11th May '16 10:59:06 PM ImpudentInfidel
Is there an issue? Send a Message


* RecycledScript: A weirdly blatant example, the Grendel scene from the second book is repeated verbatim in the third with the names changed to the closest equivalent in the new party even though it means the characters refer to and use abilities they don't actually have and ignore the ones they do.

to:

* RecycledScript: A weirdly blatant example, the Grendel scene from the second book is repeated verbatim in the third with the names changed to the closest equivalent in the new party even though it means the characters refer to and use abilities they don't actually have and ignore the ones they do. The troll trying to fly away is a highlight.
29th Apr '16 1:47:57 PM Doug86
Is there an issue? Send a Message


* PublicDomainCharacter: RobinHood and his Merry Men, Literature/DonQuixote, [[AMidsummerNightsDream Puck]], [[http://en.wikipedia.org/wiki/Maxwell%27s_demon Maxwell's demon]] and more.

to:

* PublicDomainCharacter: RobinHood and his Merry Men, Literature/DonQuixote, [[AMidsummerNightsDream [[Theatre/AMidsummerNightsDream Puck]], [[http://en.wikipedia.org/wiki/Maxwell%27s_demon Maxwell's demon]] and more.
28th Feb '16 12:29:11 PM ImpudentInfidel
Is there an issue? Send a Message


* TrueNeutral: InvokedTrope. Saul is a major ally for the good guys and a hero in his own right, but he refuses to accept their religion or belief system in favor of systematically studying how magic ''really'' works in this setting, and makes sure to commit a "technical sin" (like eating meat on Friday) for every good deed he does.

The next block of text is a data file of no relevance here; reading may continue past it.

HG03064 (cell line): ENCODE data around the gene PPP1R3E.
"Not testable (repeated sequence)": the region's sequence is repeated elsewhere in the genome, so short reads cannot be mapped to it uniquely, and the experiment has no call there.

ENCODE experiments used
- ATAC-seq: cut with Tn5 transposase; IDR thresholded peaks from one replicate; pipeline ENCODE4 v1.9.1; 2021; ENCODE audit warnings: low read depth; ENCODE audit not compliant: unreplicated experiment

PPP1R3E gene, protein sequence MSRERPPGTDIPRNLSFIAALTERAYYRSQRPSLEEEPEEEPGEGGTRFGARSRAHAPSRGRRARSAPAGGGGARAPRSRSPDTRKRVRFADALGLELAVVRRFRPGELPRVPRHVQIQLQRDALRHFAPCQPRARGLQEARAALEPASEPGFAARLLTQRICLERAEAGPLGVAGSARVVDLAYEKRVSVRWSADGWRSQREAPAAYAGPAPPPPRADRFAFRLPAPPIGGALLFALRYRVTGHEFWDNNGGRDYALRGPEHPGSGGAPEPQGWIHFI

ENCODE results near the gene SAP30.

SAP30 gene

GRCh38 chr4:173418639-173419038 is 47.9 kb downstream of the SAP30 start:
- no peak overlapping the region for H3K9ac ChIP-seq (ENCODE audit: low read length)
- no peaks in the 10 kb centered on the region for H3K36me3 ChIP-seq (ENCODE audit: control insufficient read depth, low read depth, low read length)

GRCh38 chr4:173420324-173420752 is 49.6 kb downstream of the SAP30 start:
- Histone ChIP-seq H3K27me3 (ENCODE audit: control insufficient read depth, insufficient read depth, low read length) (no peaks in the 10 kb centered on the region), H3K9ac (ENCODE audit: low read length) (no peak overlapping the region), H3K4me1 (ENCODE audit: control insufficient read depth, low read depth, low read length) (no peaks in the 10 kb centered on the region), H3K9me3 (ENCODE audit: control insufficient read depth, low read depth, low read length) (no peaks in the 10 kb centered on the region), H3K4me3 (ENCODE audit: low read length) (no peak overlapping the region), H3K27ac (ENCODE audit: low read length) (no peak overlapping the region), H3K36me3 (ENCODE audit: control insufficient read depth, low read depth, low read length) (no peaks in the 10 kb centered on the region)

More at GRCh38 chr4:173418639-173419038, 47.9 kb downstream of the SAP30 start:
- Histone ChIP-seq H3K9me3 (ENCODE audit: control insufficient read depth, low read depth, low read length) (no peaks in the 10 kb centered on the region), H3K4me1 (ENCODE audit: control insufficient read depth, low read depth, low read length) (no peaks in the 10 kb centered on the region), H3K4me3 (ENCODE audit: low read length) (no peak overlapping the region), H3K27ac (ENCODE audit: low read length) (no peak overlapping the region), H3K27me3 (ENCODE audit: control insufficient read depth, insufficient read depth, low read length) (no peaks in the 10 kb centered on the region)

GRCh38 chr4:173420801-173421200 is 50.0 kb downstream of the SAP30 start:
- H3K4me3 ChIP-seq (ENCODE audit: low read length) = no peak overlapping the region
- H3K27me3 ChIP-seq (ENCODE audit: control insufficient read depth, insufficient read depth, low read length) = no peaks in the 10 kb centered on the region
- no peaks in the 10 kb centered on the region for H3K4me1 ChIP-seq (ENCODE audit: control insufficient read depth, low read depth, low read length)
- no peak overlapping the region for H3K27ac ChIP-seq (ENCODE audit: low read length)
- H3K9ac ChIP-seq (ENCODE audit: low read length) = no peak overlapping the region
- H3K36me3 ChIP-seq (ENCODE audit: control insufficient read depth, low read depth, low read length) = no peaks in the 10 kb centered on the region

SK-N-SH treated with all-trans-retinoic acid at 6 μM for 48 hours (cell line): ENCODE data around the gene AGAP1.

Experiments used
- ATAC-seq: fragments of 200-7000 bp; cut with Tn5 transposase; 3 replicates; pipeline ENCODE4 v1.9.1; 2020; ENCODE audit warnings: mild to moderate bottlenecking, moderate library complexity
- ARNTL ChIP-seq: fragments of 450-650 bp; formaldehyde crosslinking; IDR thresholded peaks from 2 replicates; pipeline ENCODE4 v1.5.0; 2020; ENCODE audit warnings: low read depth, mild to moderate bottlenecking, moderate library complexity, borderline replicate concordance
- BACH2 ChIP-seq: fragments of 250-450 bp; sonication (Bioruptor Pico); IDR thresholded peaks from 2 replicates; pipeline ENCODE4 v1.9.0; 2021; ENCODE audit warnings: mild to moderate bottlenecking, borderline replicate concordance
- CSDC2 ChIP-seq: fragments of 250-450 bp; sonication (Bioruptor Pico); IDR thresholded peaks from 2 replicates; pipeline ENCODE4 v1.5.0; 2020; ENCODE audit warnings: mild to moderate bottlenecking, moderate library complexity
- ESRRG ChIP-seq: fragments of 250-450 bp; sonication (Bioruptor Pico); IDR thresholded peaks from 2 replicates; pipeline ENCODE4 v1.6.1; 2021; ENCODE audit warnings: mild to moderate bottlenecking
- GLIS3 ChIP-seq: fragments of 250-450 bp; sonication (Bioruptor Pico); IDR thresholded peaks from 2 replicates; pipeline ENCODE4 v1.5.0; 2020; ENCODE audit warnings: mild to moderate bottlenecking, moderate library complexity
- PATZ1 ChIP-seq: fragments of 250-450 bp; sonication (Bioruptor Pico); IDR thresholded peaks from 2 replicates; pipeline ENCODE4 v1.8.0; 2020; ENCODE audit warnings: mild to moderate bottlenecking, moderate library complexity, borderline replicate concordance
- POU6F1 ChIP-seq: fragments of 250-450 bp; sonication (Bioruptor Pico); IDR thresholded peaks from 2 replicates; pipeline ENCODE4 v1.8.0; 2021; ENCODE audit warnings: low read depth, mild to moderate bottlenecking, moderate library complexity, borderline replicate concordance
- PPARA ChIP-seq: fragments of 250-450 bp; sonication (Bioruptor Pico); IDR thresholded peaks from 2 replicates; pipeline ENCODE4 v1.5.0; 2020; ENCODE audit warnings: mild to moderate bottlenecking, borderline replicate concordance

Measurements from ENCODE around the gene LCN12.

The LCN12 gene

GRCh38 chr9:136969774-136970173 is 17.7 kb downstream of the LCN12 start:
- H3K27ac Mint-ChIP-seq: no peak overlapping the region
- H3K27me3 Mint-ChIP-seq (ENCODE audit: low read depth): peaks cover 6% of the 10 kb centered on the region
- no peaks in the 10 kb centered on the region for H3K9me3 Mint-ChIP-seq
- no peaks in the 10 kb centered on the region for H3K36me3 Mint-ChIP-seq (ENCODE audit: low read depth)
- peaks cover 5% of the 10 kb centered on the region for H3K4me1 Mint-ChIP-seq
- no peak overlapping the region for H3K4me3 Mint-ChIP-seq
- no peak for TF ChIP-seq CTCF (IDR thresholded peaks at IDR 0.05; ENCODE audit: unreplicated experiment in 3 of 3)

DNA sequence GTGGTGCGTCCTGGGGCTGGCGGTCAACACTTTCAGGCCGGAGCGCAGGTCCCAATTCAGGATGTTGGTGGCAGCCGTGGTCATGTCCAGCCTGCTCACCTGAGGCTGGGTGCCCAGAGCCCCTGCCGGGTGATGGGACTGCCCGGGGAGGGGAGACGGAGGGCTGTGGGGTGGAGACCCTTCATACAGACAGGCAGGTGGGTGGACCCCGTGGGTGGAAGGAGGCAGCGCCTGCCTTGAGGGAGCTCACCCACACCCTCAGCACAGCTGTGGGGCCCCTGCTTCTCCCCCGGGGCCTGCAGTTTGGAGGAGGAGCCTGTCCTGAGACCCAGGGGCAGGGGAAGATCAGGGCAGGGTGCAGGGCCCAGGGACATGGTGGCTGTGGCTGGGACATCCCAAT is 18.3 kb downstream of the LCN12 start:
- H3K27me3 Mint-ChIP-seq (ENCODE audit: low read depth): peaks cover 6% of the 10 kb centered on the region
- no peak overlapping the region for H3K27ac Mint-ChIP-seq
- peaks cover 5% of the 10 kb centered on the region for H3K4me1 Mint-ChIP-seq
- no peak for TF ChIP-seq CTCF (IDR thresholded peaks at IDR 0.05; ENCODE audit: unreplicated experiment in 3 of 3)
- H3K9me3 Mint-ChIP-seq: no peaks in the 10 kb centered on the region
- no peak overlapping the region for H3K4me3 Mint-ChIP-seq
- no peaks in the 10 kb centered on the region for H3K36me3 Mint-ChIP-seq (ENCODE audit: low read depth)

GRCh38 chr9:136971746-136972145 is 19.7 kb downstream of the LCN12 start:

to:

* TrueNeutral: InvokedTrope. Saul is a major ally for the good guys and a hero in his own right, but he refuses to accept their religion or belief system in favor of systematically studying how magic ''really'' works in this setting, and makes sure to commit a "technical sin" (like eating meat on Friday) for every good deed he does. The religious characters are rather bemused by this.
6th Feb '16 11:26:41 AM MacronNotes
Is there an issue? Send a Message


* LikeADuckTakesToWater: Matthew and Saul. ([[spoiler:Later, Matt brings his parents over as well. They are just as proficient at magic as he is.]]) Having access to centuries of advances and examples in the art of poetry gives them a major advantage.



* TheUnfrozenCavemanLawyer: Matthew and Saul. ([[spoiler:Later, Matt brings his parents over as well. They are just as proficient at magic as he is.]]) Having access to centuries of advances and examples in the art of poetry gives them a major advantage.
1st Jun '15 6:13:29 AM ZedOmega
Is there an issue? Send a Message

Added DiffLines:

* MeaningfulName: Sir Guy introduces himself in ''Her Majesty's Wizard'' as "Sir Guy Losobal," which Matt works out as the Merovencian equivalent to "Sir Guy, the Black Knight." Later on in the book, it's revealed that his real name is [[spoiler:Sir Guy de Toutarien. Toutarien = 'toute ou rien' (all or nothing); if evil completely takes over, it'll be his cue to rebuild Hardishane's empire.]]
16th May '15 11:18:33 PM ImpudentInfidel
Is there an issue? Send a Message

Added DiffLines:

* RecycledScript: A weirdly blatant example, the Grendel scene from the second book is repeated verbatim in the third with the names changed to the closest equivalent in the new party even though it means the characters refer to and use abilities they don't actually have and ignore the ones they do.
This list shows the last 10 events of 38. Show all.
http://tvtropes.org/pmwiki/article_history.php?article=Literature.AWizardInRhyme